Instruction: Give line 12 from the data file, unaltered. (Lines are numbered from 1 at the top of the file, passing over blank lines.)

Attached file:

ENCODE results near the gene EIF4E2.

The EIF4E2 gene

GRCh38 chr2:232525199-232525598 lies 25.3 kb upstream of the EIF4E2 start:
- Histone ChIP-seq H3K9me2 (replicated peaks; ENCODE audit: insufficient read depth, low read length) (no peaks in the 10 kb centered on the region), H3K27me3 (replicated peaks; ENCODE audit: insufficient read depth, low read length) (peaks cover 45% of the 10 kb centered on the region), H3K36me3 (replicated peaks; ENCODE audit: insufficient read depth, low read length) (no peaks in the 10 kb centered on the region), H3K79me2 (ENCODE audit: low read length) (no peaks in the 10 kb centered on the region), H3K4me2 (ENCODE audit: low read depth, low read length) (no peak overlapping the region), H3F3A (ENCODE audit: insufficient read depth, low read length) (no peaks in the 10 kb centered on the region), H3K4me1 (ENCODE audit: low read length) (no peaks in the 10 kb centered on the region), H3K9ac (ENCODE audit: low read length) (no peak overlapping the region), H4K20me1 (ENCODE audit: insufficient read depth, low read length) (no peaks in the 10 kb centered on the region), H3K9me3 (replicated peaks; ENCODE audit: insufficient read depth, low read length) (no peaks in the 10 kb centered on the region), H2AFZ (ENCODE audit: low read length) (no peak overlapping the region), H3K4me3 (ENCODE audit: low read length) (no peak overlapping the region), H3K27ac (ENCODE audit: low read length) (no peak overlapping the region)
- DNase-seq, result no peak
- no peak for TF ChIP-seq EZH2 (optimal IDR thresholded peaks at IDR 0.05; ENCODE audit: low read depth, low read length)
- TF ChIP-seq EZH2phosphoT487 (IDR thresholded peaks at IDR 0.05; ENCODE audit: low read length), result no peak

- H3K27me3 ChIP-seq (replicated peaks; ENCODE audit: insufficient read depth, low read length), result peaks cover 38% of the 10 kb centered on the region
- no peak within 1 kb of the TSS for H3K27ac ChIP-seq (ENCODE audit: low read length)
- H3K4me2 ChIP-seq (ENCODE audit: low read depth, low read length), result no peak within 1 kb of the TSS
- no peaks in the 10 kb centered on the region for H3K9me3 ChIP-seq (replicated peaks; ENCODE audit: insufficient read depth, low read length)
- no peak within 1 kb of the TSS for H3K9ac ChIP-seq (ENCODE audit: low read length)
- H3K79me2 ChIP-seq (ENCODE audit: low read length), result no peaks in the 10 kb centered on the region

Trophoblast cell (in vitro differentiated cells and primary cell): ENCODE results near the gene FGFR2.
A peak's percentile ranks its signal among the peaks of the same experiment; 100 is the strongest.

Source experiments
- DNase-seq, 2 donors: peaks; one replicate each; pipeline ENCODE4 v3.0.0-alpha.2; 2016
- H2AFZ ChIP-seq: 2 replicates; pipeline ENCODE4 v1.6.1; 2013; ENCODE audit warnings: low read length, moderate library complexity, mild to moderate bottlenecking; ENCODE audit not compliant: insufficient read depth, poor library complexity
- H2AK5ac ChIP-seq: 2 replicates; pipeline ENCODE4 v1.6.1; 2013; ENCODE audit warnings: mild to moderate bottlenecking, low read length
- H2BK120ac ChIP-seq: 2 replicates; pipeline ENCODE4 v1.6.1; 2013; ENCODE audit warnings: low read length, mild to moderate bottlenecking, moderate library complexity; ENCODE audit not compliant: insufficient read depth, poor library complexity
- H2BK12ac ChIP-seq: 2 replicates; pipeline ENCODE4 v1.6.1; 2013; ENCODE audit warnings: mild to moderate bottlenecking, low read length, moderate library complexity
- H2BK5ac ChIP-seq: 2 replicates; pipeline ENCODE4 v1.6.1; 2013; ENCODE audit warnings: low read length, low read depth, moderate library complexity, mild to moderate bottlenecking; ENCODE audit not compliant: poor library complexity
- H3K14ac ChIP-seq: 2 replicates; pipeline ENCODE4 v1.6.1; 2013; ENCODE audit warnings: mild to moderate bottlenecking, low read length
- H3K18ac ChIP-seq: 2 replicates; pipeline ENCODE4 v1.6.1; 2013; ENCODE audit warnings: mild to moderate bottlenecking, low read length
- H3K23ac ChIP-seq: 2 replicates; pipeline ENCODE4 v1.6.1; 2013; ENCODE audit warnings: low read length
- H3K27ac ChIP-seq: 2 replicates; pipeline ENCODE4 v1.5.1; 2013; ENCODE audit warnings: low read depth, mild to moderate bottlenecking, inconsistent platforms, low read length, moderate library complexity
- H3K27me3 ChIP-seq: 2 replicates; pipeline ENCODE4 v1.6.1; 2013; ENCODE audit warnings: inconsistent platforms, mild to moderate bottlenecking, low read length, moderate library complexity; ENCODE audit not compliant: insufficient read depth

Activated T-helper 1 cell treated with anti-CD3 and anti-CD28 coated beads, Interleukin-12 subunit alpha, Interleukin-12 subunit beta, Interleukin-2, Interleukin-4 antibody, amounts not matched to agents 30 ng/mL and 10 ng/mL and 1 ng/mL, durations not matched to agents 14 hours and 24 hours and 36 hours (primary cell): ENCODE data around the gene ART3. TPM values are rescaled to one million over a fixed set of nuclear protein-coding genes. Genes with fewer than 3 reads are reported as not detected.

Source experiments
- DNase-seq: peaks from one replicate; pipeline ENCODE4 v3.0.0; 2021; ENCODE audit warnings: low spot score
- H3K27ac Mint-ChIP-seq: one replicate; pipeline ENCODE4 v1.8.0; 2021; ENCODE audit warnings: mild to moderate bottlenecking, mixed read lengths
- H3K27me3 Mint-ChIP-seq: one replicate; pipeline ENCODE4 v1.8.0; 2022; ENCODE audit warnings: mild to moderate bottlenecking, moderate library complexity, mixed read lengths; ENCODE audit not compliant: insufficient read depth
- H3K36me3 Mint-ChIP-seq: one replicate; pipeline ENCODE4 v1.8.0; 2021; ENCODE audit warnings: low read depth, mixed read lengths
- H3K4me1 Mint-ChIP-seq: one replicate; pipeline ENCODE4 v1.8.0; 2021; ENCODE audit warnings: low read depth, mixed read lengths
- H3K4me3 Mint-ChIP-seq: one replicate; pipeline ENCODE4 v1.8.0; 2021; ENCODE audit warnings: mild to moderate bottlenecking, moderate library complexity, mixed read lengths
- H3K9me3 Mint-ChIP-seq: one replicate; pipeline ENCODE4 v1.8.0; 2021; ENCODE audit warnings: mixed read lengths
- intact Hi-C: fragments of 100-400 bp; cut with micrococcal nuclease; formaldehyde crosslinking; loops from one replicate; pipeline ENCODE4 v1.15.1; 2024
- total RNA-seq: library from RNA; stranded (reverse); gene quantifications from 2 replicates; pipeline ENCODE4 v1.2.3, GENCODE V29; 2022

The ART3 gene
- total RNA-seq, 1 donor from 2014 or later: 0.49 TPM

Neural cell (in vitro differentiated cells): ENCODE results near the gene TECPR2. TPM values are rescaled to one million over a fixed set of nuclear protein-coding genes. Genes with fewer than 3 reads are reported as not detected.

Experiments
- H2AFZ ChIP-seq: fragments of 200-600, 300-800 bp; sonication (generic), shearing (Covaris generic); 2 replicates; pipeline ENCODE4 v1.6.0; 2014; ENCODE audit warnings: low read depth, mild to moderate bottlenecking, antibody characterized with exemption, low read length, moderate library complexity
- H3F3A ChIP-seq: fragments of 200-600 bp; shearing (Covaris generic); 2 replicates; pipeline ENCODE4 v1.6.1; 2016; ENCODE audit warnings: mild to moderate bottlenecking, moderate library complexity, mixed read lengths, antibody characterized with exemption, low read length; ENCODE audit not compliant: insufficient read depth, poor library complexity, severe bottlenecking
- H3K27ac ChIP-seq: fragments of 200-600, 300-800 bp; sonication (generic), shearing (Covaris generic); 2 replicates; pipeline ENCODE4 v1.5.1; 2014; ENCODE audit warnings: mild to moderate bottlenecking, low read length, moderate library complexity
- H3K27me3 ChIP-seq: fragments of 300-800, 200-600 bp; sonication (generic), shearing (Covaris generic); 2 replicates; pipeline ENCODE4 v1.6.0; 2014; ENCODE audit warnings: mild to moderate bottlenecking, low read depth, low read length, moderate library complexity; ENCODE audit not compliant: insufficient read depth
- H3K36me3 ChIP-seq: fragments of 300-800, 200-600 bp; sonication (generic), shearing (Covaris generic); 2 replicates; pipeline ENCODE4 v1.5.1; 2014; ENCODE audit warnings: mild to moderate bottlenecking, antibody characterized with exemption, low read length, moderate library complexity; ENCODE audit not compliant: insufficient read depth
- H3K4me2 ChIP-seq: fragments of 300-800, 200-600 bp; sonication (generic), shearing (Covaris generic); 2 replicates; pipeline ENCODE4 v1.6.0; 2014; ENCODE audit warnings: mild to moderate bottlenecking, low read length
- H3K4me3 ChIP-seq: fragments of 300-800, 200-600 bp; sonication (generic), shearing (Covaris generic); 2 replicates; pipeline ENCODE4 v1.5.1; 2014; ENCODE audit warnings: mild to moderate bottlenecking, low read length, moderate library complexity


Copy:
- no peak within 1 kb of the TSS for H3K9ac ChIP-seq (ENCODE audit: low read length)